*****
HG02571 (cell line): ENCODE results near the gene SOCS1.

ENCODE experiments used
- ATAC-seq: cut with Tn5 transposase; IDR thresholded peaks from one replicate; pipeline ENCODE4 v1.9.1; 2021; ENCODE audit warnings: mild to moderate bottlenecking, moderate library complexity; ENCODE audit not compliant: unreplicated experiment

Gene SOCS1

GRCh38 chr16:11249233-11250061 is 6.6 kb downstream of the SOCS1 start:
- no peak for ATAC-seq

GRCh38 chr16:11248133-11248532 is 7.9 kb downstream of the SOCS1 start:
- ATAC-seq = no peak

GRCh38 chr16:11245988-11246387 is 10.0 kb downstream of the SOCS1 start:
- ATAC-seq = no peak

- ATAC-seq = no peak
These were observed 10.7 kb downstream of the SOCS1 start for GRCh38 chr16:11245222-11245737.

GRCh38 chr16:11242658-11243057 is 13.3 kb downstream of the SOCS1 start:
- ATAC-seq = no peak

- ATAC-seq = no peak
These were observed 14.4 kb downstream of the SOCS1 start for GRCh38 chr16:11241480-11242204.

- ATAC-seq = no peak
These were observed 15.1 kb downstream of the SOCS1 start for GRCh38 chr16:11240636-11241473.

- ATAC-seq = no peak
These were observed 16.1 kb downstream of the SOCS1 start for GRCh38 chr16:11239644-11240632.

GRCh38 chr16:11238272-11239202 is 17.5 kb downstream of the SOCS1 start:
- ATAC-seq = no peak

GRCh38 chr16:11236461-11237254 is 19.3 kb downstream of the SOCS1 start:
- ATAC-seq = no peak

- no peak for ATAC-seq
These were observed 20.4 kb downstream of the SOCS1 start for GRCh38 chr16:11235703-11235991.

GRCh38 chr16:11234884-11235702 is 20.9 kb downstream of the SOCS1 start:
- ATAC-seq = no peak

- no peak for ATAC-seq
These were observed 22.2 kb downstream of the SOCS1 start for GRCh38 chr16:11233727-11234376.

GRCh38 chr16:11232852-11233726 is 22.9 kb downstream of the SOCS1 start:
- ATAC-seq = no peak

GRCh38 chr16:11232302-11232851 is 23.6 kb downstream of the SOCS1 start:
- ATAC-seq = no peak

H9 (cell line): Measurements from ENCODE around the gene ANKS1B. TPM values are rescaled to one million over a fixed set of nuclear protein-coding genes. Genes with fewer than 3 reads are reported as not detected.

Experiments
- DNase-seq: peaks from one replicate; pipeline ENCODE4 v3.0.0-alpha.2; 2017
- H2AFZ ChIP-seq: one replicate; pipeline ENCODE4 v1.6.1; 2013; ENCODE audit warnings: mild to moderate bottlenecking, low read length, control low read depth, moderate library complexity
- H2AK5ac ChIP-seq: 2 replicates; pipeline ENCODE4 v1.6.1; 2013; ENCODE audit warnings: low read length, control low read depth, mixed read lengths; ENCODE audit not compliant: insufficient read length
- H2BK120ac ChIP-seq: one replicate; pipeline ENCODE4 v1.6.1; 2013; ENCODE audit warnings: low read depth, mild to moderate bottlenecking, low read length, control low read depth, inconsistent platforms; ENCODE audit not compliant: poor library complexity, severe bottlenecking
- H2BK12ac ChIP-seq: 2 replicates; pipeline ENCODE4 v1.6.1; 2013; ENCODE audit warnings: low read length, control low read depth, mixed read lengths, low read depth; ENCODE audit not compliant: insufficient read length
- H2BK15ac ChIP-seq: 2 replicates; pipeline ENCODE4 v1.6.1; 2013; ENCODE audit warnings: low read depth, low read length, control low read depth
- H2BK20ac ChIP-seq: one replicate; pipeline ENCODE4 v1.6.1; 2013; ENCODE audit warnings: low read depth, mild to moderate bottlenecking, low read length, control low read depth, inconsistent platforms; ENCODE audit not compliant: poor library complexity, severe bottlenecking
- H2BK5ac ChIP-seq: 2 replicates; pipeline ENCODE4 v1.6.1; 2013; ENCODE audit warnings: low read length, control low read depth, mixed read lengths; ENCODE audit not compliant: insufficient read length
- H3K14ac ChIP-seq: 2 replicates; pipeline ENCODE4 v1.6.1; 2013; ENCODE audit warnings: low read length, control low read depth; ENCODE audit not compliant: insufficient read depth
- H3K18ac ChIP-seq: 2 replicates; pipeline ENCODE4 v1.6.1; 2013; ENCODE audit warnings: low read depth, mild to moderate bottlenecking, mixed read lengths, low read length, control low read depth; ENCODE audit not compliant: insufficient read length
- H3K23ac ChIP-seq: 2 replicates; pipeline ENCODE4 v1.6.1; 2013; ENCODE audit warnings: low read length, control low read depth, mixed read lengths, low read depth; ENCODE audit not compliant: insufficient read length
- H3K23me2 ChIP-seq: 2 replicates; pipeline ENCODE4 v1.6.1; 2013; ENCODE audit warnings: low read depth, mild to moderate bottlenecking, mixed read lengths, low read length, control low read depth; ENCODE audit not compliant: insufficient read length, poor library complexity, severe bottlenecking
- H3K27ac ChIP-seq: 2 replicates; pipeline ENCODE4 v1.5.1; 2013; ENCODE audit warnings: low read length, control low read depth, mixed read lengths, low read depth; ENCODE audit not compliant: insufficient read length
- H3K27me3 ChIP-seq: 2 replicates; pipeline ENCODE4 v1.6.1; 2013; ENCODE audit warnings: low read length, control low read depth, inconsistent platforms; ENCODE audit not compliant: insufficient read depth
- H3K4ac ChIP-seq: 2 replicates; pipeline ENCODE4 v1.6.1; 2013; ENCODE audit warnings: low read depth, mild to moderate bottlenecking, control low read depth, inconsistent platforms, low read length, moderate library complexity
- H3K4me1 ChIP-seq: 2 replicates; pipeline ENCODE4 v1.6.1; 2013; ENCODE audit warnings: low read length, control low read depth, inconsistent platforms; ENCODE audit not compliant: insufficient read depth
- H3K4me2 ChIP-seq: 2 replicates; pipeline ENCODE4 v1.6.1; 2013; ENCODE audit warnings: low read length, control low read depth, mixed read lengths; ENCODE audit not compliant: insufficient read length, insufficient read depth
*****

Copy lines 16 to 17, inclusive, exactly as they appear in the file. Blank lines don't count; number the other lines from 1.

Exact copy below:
These were observed 14.4 kb downstream of the SOCS1 start for GRCh38 chr16:11241480-11242204.

- ATAC-seq = no peak